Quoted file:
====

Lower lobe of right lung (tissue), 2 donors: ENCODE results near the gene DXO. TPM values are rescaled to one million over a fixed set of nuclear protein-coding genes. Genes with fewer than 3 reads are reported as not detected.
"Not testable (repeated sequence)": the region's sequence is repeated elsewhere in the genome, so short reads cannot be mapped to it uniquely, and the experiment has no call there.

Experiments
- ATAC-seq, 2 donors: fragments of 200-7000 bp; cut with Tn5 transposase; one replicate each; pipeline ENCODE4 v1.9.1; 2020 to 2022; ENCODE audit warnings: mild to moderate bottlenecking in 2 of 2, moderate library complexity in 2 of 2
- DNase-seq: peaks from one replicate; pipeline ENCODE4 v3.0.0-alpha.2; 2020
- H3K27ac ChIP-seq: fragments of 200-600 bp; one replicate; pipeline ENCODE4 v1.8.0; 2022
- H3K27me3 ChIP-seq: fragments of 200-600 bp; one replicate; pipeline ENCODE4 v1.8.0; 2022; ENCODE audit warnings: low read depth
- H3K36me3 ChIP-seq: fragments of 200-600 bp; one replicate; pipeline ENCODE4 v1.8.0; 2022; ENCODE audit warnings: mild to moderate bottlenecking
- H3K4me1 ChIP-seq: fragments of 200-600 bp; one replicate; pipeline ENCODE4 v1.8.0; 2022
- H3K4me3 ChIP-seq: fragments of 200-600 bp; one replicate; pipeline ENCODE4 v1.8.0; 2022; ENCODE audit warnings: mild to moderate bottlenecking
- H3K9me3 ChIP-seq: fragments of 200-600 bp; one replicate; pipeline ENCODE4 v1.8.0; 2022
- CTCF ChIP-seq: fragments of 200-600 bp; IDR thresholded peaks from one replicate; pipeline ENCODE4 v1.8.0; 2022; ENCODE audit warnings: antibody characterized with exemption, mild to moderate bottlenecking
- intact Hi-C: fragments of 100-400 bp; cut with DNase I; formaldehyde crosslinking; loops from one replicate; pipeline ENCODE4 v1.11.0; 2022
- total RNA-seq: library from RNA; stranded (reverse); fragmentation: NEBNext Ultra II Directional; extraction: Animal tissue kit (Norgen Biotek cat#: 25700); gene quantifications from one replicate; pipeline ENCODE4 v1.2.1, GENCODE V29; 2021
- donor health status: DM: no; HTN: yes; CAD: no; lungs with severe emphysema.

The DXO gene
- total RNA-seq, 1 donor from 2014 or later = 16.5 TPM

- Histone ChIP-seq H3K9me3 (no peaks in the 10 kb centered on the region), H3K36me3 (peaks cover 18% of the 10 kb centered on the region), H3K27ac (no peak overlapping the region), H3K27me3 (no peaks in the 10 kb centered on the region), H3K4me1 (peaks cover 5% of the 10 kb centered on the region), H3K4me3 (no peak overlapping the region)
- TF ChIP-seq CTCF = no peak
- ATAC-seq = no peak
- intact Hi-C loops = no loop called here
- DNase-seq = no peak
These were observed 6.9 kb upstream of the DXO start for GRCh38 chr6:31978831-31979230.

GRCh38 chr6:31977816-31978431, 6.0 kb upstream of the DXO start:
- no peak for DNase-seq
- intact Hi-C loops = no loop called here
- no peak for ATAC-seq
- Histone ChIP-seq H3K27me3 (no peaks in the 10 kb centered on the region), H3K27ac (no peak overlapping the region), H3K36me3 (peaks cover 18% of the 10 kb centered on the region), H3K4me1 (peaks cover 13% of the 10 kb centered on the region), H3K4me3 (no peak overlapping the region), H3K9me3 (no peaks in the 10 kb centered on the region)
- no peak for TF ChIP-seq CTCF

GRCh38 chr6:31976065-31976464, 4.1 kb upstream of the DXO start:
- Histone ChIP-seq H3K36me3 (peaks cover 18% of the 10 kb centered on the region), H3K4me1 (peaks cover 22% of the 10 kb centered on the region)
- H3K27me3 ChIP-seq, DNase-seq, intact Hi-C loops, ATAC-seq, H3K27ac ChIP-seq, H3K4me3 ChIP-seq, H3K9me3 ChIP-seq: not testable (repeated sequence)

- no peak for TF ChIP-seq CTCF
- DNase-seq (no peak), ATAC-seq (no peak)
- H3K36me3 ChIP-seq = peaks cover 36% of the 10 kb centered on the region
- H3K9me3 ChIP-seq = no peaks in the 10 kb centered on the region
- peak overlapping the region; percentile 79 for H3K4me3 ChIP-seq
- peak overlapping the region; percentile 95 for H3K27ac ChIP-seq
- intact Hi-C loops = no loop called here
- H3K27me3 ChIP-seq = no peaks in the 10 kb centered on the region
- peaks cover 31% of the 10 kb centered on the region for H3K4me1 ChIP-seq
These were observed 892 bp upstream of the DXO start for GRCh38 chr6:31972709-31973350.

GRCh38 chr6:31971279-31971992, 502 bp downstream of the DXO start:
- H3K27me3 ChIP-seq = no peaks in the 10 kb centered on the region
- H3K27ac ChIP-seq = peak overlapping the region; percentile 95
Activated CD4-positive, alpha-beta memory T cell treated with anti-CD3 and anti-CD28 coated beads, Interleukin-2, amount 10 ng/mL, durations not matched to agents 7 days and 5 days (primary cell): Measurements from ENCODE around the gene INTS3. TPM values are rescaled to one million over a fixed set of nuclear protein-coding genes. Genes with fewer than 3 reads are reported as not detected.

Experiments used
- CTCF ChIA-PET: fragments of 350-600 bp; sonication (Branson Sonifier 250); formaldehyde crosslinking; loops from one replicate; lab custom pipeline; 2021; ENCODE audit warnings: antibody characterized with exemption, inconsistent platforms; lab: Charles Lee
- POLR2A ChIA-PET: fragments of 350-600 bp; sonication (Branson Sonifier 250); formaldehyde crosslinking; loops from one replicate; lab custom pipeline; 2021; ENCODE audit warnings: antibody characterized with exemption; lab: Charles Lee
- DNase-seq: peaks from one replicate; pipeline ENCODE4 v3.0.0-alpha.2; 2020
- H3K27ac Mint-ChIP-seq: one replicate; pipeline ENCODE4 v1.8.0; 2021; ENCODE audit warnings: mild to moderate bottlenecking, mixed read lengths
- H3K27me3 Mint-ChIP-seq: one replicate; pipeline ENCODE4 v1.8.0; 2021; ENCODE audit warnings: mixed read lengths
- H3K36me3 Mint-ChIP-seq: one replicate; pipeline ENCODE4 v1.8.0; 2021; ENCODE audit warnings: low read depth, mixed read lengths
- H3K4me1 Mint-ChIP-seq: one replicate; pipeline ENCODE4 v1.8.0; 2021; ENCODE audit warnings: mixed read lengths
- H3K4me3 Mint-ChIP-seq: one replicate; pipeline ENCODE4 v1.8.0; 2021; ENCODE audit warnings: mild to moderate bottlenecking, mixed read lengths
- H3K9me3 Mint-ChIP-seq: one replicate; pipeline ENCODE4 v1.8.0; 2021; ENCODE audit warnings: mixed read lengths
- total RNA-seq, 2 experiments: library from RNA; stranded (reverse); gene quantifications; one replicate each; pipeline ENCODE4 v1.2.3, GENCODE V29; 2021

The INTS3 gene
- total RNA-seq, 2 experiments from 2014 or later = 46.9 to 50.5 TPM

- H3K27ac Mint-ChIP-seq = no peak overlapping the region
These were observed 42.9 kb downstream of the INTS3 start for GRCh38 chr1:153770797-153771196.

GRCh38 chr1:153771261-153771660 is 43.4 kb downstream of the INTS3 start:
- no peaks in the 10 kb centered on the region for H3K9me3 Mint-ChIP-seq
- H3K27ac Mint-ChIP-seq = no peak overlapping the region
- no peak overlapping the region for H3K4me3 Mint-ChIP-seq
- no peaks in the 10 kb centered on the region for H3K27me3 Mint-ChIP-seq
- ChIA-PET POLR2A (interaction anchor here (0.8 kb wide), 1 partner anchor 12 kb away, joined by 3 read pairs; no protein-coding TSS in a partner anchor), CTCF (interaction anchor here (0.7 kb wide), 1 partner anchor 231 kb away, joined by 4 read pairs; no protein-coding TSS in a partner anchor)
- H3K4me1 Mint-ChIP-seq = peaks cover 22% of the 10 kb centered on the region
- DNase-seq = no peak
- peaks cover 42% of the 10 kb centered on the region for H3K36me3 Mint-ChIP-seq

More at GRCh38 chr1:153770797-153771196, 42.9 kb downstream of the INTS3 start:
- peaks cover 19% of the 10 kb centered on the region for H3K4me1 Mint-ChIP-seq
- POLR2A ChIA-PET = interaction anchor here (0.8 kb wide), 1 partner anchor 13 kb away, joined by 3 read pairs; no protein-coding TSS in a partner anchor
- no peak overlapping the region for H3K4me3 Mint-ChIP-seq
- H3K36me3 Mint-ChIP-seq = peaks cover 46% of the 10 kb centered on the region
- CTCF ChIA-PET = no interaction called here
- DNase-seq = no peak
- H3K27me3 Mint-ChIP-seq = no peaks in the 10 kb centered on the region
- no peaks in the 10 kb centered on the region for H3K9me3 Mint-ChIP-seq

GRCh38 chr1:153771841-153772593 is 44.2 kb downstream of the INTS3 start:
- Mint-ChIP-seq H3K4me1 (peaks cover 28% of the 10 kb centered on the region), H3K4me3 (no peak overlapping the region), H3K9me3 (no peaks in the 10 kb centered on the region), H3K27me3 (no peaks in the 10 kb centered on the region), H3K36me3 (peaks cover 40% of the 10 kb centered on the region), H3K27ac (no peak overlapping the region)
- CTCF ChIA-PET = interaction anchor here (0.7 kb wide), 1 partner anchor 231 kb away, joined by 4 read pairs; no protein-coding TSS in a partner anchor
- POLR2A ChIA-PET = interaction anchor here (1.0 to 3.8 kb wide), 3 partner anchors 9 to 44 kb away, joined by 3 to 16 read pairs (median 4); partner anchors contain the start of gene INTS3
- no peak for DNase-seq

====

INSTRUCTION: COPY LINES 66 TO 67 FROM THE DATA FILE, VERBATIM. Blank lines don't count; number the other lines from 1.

- no peaks in the 10 kb centered on the region for H3K27me3 Mint-ChIP-seq
- ChIA-PET POLR2A (interaction anchor here (0.8 kb wide), 1 partner anchor 12 kb away, joined by 3 read pairs; no protein-coding TSS in a partner anchor), CTCF (interaction anchor here (0.7 kb wide), 1 partner anchor 231 kb away, joined by 4 read pairs; no protein-coding TSS in a partner anchor)